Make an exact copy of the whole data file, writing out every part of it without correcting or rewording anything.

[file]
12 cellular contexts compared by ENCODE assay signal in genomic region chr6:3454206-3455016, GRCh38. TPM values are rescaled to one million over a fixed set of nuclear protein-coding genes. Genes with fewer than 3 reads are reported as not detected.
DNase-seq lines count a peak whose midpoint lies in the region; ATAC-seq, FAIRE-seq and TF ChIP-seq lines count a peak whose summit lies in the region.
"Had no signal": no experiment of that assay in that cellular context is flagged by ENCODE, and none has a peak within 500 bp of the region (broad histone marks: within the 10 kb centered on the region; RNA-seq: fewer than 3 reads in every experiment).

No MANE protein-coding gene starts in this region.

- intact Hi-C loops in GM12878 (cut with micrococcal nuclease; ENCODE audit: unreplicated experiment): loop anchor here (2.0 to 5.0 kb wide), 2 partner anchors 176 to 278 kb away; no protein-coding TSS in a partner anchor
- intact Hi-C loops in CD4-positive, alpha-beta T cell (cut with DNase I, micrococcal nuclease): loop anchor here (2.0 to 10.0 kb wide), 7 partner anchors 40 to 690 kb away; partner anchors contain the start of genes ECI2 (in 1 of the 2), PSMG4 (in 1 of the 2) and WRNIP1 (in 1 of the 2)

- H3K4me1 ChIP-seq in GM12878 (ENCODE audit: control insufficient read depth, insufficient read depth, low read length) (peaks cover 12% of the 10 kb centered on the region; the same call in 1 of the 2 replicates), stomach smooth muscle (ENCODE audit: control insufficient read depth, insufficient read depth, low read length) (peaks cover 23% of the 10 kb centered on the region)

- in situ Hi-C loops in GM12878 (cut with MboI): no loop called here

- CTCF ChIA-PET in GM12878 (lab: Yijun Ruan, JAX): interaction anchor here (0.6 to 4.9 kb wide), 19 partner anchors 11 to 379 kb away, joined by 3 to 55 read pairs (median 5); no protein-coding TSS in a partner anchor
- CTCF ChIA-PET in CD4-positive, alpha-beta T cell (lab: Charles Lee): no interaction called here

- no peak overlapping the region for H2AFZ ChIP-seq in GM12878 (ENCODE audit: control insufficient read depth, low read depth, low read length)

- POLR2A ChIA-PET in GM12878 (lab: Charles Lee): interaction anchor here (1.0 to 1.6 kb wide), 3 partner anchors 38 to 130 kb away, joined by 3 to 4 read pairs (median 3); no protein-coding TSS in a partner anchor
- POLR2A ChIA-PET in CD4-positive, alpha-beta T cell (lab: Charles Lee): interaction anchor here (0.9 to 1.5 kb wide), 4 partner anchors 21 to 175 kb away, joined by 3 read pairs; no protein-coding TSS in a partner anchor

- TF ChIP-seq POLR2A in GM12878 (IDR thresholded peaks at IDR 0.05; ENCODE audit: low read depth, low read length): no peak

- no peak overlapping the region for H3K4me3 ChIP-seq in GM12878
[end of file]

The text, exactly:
12 cellular contexts compared by ENCODE assay signal in genomic region chr6:3454206-3455016, GRCh38. TPM values are rescaled to one million over a fixed set of nuclear protein-coding genes. Genes with fewer than 3 reads are reported as not detected.
DNase-seq lines count a peak whose midpoint lies in the region; ATAC-seq, FAIRE-seq and TF ChIP-seq lines count a peak whose summit lies in the region.
"Had no signal": no experiment of that assay in that cellular context is flagged by ENCODE, and none has a peak within 500 bp of the region (broad histone marks: within the 10 kb centered on the region; RNA-seq: fewer than 3 reads in every experiment).

No MANE protein-coding gene starts in this region.

- intact Hi-C loops in GM12878 (cut with micrococcal nuclease; ENCODE audit: unreplicated experiment): loop anchor here (2.0 to 5.0 kb wide), 2 partner anchors 176 to 278 kb away; no protein-coding TSS in a partner anchor
- intact Hi-C loops in CD4-positive, alpha-beta T cell (cut with DNase I, micrococcal nuclease): loop anchor here (2.0 to 10.0 kb wide), 7 partner anchors 40 to 690 kb away; partner anchors contain the start of genes ECI2 (in 1 of the 2), PSMG4 (in 1 of the 2) and WRNIP1 (in 1 of the 2)

- H3K4me1 ChIP-seq in GM12878 (ENCODE audit: control insufficient read depth, insufficient read depth, low read length) (peaks cover 12% of the 10 kb centered on the region; the same call in 1 of the 2 replicates), stomach smooth muscle (ENCODE audit: control insufficient read depth, insufficient read depth, low read length) (peaks cover 23% of the 10 kb centered on the region)

- in situ Hi-C loops in GM12878 (cut with MboI): no loop called here

- CTCF ChIA-PET in GM12878 (lab: Yijun Ruan, JAX): interaction anchor here (0.6 to 4.9 kb wide), 19 partner anchors 11 to 379 kb away, joined by 3 to 55 read pairs (median 5); no protein-coding TSS in a partner anchor
- CTCF ChIA-PET in CD4-positive, alpha-beta T cell (lab: Charles Lee): no interaction called here

- no peak overlapping the region for H2AFZ ChIP-seq in GM12878 (ENCODE audit: control insufficient read depth, low read depth, low read length)

- POLR2A ChIA-PET in GM12878 (lab: Charles Lee): interaction anchor here (1.0 to 1.6 kb wide), 3 partner anchors 38 to 130 kb away, joined by 3 to 4 read pairs (median 3); no protein-coding TSS in a partner anchor
- POLR2A ChIA-PET in CD4-positive, alpha-beta T cell (lab: Charles Lee): interaction anchor here (0.9 to 1.5 kb wide), 4 partner anchors 21 to 175 kb away, joined by 3 read pairs; no protein-coding TSS in a partner anchor

- TF ChIP-seq POLR2A in GM12878 (IDR thresholded peaks at IDR 0.05; ENCODE audit: low read depth, low read length): no peak

- no peak overlapping the region for H3K4me3 ChIP-seq in GM12878